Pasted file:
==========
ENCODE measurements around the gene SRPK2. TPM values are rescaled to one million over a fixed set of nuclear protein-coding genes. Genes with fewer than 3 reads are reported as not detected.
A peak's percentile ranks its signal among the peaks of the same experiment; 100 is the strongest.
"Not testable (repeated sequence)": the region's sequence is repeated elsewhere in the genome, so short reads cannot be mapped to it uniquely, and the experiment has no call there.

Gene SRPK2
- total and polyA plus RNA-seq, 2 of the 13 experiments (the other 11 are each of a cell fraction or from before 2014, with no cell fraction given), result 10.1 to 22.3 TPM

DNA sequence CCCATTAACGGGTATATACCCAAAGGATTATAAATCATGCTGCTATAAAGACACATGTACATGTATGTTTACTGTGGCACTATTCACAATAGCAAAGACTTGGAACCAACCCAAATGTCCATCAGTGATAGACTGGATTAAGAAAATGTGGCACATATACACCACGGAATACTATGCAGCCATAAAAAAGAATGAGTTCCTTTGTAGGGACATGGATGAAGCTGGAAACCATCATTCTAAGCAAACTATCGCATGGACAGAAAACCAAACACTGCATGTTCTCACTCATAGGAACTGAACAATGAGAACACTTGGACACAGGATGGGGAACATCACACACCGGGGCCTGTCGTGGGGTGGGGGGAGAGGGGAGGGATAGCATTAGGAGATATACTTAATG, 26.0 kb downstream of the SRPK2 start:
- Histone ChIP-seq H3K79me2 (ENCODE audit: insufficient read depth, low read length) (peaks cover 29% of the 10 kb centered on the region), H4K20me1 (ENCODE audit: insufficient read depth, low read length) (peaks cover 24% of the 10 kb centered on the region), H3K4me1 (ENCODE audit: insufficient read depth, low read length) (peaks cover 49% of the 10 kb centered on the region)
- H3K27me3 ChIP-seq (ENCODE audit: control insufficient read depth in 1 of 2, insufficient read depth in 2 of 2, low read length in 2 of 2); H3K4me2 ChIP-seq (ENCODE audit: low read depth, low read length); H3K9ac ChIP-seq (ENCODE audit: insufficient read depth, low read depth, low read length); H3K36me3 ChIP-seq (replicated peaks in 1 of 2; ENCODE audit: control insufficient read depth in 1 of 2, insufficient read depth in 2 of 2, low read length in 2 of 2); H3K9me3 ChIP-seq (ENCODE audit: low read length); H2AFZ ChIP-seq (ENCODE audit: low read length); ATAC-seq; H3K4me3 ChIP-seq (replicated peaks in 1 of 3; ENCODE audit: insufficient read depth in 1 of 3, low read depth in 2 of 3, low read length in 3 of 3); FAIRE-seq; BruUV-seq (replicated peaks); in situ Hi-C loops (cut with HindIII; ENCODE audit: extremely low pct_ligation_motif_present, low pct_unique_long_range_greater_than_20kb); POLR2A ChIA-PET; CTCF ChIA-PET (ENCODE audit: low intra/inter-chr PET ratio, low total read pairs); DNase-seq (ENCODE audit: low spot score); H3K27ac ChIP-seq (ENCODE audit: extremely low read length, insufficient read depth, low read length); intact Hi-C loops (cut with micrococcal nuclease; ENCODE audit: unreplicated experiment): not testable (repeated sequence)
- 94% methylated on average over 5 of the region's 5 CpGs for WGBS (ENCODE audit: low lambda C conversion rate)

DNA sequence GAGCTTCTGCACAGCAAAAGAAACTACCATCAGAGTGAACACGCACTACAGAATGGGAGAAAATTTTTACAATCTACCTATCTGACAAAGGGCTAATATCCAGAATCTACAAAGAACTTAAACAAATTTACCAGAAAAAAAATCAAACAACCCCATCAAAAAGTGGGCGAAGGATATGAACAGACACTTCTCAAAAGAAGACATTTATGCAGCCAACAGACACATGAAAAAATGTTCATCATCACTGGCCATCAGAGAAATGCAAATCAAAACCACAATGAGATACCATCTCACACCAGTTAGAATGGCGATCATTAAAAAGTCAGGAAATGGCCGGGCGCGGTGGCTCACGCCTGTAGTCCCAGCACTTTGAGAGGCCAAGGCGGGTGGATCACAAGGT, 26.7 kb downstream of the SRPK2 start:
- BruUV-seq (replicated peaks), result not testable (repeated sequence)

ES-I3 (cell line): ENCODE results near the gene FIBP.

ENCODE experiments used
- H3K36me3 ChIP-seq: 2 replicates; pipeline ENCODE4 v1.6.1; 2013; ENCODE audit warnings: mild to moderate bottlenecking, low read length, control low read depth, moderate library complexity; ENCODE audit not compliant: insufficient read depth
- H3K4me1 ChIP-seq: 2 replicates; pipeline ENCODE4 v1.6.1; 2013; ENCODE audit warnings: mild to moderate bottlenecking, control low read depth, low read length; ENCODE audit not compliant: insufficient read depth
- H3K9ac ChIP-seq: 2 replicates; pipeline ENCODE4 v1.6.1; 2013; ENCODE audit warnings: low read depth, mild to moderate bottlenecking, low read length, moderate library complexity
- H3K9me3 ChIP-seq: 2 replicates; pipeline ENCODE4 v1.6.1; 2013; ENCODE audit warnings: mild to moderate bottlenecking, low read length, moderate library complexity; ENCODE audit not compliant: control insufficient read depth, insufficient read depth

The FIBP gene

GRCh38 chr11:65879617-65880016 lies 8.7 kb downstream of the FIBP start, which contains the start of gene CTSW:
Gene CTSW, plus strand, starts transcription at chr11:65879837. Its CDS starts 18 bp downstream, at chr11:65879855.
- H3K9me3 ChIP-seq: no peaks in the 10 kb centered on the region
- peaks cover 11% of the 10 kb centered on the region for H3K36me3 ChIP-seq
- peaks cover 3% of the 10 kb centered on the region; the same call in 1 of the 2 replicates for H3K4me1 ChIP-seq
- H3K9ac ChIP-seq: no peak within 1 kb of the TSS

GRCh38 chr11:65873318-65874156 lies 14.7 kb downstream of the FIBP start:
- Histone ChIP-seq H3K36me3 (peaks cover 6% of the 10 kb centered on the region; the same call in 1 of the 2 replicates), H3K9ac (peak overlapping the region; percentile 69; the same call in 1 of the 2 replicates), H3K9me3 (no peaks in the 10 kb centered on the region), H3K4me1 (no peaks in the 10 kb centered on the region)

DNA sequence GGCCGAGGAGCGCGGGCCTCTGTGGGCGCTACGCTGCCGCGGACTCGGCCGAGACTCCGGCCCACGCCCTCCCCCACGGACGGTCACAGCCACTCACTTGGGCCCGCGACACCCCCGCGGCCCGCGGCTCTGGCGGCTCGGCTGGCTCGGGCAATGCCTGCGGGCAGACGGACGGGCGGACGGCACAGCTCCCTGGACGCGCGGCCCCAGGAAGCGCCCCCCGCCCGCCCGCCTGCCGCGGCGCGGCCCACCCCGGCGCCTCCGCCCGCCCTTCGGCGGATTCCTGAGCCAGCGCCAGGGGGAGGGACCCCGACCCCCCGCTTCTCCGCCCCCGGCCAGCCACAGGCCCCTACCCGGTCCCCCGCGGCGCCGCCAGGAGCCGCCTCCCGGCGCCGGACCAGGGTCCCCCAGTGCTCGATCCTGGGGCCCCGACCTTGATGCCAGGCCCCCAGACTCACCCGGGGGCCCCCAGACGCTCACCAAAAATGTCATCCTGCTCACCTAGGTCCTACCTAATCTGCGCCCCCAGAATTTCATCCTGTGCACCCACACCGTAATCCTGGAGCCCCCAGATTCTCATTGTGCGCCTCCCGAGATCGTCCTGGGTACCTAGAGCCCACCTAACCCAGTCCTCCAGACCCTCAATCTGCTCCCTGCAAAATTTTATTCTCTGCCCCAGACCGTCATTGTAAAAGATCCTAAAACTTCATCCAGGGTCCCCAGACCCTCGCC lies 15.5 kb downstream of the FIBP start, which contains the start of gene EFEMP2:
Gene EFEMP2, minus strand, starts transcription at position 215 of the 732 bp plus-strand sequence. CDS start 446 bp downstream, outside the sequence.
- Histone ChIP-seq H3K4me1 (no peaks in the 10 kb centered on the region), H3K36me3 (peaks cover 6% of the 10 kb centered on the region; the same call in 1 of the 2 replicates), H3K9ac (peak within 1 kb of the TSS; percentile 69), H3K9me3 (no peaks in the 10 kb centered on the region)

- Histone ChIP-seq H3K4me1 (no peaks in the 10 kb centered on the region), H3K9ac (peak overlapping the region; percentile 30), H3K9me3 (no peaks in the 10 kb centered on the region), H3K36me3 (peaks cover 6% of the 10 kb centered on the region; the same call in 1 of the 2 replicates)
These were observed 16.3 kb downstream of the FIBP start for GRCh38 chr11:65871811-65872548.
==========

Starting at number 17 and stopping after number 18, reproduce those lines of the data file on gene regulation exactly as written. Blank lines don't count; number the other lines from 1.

- H3K9me3 ChIP-seq: 2 replicates; pipeline ENCODE4 v1.6.1; 2013; ENCODE audit warnings: mild to moderate bottlenecking, low read length, moderate library complexity; ENCODE audit not compliant: control insufficient read depth, insufficient read depth

The FIBP gene